July 23, 2019

Little Details

Just go

By Katherine Bielawa Stamper

The first time I saw Paris I ran out of money. My sister Jane and I found ourselves with little more than loose bits of change jangling in our pockets on our last day. We fancied ourselves ultimate budget travelers — eating baguettes and brie in leafy parks and ascending the Eiffel Tower only halfway, because it was cheaper. We lingered at a historic exhibit amid the steel tower’s midriff, Edith Piaf crooning via Muzak. We sipped café au lait in cafés; coffee was far cheaper than multi-course meals.

It was the summer of 1985. Jane and I were backpacking around Europe armed with Eurail passes and a “Let’s Go Europe” travel guide. In our youthful exuberance, we aimed to visit as many major cities as possible, as long as cash held out. Budapest, Rome, Vienna, Munich and Paris beckoned.

Memories of that long ago trip populate hazy corners of memory. I remember Gustav Klimt paintings at Belvedere Palace in Vienna, seemingly dripping with gold and mosaic paints. Sampling genuine Viennese Tort was high on my gustatory wish list. To save money, I dipped into a creamy slice with a plastic fork on a park bench. Images of filigreed wrought iron and impossibly dazzling crystal chandeliers at the Hofburg Palace made me wish I’d been a friend of the Hapsburgs, invited to tea.

In Munich, my sister ordered a beer and I sipped Coca Cola at the Hofbrauhaus from which Adolf Hitler launched his ill-fated Beer Hall Putsch in 1923. Rome may be for lovers, but it certainly wasn’t for pedestrians back then. I have distinct memories of being trapped on tiny islands amid multiple horn-tooting Italian Fiats, desperately trying to cross the street.

Visiting Vatican City and witnessing Michelangelo’s Sistine Chapel was, for me, the ultimate art experience of my life — so far. Head tilted Heavenward, my jaw dropped as I embraced the artist’s manifestation of God barely touching Adam. The collection of elaborate papal wardrobes and jewel-encrusted chalices, reliquaries and papal jewelry prompted some pretty serious soul searching.

Jane and I called home mid-way through our trip.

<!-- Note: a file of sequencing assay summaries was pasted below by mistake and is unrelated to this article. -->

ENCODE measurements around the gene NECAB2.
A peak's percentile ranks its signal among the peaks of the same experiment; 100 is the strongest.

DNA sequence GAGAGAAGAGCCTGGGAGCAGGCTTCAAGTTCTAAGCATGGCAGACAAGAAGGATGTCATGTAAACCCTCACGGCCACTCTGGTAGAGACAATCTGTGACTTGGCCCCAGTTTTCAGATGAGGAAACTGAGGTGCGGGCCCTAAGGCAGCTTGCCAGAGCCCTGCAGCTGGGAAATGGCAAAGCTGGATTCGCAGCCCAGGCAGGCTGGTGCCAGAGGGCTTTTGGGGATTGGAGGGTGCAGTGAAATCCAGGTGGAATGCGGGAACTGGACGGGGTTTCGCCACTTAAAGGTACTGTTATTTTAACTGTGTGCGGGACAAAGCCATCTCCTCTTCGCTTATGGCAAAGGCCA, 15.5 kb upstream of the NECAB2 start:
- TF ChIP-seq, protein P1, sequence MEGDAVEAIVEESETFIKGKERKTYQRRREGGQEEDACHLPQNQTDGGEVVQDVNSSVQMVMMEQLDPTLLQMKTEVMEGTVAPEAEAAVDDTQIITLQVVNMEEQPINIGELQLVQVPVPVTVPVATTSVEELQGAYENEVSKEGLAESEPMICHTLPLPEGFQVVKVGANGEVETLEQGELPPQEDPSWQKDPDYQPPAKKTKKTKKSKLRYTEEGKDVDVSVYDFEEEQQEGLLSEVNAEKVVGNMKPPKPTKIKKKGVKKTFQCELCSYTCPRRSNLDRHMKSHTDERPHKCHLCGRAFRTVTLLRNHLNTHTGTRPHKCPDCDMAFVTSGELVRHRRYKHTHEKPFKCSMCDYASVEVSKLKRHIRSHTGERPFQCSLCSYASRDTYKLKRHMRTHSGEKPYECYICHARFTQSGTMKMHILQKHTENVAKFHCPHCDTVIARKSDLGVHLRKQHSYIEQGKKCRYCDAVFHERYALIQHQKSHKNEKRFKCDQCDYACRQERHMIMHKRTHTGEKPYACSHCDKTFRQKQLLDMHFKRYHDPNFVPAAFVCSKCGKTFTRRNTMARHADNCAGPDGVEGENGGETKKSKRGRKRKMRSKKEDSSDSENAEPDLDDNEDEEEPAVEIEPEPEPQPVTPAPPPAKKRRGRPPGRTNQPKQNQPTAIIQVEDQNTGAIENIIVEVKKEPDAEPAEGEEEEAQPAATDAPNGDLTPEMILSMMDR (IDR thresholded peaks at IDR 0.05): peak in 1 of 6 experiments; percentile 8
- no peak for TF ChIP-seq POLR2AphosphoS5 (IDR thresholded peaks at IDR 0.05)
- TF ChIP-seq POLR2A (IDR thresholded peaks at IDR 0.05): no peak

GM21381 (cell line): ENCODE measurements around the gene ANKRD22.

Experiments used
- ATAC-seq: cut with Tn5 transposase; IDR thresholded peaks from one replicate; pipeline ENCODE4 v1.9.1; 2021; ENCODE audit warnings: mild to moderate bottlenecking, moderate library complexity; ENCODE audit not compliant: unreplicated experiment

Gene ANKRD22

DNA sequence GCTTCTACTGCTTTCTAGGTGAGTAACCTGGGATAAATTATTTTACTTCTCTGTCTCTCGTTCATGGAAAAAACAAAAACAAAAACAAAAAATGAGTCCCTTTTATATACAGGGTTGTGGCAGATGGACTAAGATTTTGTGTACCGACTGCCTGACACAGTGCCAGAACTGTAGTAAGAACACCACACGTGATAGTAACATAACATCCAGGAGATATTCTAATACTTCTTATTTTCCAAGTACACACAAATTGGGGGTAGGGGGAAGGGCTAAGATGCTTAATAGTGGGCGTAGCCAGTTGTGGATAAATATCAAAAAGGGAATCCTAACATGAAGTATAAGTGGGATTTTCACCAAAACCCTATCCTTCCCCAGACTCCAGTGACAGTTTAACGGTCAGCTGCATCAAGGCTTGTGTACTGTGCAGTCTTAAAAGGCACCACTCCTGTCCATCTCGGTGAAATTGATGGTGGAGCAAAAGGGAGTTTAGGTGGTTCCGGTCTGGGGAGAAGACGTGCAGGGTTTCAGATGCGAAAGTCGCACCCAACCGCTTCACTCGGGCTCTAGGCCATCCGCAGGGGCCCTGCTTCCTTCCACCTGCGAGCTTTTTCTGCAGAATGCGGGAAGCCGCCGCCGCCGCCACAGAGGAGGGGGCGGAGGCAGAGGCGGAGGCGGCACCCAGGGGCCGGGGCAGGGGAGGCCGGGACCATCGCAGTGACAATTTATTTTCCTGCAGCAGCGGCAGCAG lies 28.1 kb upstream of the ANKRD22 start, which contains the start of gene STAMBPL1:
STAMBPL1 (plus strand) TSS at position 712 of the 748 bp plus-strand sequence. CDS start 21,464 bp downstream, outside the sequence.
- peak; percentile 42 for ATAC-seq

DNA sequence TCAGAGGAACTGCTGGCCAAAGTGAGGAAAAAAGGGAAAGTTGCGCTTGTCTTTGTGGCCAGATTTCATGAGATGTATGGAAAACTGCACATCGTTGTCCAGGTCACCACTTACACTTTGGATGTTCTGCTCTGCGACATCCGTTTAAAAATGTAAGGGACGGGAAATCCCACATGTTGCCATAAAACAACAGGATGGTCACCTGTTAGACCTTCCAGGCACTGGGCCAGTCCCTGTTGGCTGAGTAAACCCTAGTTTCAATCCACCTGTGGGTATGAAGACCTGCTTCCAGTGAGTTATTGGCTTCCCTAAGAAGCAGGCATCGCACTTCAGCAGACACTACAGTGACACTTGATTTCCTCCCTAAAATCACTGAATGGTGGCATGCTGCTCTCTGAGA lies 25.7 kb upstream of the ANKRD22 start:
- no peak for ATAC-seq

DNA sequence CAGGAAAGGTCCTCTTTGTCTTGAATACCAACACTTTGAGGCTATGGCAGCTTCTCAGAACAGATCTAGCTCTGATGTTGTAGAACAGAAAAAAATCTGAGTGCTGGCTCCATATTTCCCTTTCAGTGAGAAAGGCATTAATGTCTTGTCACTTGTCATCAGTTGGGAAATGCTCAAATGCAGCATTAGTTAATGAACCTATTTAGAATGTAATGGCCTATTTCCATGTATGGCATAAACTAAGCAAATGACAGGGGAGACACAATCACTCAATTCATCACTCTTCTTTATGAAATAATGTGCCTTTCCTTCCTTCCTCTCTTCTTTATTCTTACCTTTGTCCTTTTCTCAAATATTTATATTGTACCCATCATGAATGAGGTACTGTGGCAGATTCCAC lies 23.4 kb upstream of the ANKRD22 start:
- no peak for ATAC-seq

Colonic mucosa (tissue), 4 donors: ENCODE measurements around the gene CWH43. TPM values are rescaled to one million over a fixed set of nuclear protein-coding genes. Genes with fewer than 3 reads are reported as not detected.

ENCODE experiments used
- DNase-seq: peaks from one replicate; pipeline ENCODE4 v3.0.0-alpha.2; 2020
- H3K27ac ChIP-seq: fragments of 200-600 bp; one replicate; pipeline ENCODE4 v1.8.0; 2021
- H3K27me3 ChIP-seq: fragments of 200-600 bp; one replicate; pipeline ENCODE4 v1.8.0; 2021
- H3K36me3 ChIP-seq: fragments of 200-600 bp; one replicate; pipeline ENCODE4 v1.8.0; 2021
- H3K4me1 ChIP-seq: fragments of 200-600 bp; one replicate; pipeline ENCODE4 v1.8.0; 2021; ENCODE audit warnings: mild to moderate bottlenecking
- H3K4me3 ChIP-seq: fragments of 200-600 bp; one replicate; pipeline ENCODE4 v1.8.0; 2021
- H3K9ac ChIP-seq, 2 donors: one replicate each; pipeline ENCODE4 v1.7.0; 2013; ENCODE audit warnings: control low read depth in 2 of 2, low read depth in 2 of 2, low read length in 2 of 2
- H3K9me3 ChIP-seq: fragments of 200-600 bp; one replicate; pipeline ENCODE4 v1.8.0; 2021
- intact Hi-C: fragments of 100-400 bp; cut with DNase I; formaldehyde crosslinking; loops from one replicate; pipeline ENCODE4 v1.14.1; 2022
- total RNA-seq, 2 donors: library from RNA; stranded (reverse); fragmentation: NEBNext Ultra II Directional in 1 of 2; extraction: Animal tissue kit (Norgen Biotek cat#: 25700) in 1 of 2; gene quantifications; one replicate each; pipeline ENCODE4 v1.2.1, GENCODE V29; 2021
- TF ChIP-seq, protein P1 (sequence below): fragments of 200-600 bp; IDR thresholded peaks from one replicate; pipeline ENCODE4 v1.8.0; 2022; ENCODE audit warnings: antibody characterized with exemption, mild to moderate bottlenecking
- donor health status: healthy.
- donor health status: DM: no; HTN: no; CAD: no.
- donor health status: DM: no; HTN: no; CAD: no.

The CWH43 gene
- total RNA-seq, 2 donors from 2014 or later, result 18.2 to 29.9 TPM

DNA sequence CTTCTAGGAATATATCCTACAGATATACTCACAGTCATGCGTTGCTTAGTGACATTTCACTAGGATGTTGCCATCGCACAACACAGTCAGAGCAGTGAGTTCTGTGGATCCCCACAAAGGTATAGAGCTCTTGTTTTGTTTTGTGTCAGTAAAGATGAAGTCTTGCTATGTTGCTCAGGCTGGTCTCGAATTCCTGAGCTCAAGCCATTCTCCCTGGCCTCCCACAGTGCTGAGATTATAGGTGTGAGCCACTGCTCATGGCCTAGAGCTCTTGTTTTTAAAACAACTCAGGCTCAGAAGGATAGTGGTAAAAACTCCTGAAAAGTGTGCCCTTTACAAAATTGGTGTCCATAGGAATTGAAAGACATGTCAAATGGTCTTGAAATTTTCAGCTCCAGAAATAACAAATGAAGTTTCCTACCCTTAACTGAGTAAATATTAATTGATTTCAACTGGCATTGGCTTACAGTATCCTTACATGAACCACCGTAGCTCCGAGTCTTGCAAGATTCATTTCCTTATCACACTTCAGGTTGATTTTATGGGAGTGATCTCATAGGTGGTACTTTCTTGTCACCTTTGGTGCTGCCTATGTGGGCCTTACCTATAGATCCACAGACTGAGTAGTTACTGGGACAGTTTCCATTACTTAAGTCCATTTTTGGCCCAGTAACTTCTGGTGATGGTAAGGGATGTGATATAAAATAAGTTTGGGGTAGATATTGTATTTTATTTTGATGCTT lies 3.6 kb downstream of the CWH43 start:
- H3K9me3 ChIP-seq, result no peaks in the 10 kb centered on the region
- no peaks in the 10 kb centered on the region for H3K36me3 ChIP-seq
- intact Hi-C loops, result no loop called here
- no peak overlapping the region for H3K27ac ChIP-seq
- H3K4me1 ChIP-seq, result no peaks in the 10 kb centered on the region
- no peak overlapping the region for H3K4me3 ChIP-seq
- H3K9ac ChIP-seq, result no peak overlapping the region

“Where are you?” my mother asked, concern in her voice. “Don’t you know there are bombs going off over there and there’s been a hijacking?”

Nope. We didn’t. We were too busy traversing rail lines. Plus, the Internet and cell phones hadn’t been invented yet. We somehow missed news of recent bombings in Frankfurt, Geneva, Rome and London as well as the hijacking of TWA Flight 847 from Athens. Detached from daily news, we filled our minds with art while pushing our bodies to the limit with mile upon mile of exploration. News of the terrorist actions rattled us, just a little.

Paris was our last stop before my sister and I split up to catch separate flights home from Frankfurt and Brussels. The City of Light enchanted me. I finally got to see DaVinci’s “Mona Lisa” at the Louvre. Her stunning eyes and teasing smile drew me in, but I found myself distracted by the crowd of tourists pushing and pressing to get close to her.

My eyes swooned in another gallery. Standing before me, regal in her marble state, the second century B.C. sculpture “Venus of Milo” exuded exquisiteness — despite her lack of arms. Curvaceous and seductive, her beauty was freed by the artist’s hand.

Notre Dame’s magnificent Rose Window reminded me that when sand meets fire and pigment, beautiful things happen. Sun streaming through stained glass brought an array of color and illumination to the sacred space. Construction of the gothic cathedral began in 1163 and, following a series of architects, was completed in 1345. It is believed that the consecrated ground on which the building lies was once the site of a pagan temple. Missionaries were smart. Creating new churches on former pagan sites meant that the newly-converted were already in the habit of “stopping by.” Sitting in the wooden pews, I felt the weight of history, but did not spy a hunchback.

My sister and I soaked up Paris’ art and architecture. Evening strolls yielded minstrels plying their craft — on accordion or guitar or brass — along the Seine. We watched couples embrace as the sun set, taking care to avoid crusty older men inebriated by more than warm night air.

We’d soon part ways for our respective flights home to Boston. We used our last bit of cash to buy two liters of purple grape juice — sustenance for our journeys — until we were fed on our planes. Plane food was pretty good, with generous portions, back then.

My sister was carrying our grape juice when we decided to stop in just one more church before bidding the City of Light a sweet adieu. Churches were like free museums, offering up peace, quiet and sacred art. We typically tossed coins into collections bins, but this day our pockets were empty. Jane and I were well on our way to the train station when we realized our precious juice was forgotten, left to ferment in a wooden pew. Too late to turn back, we boarded our trains, suffering in silence as we awaited that blessed airline meal. I’m heading to Paris soon. This time, I’ll bring a debit card.

Katherine Bielawa Stamper lives in Williston. Reader comments are welcome at LittleDetailsCol@yahoo.com or editor@willistonobserver.com.

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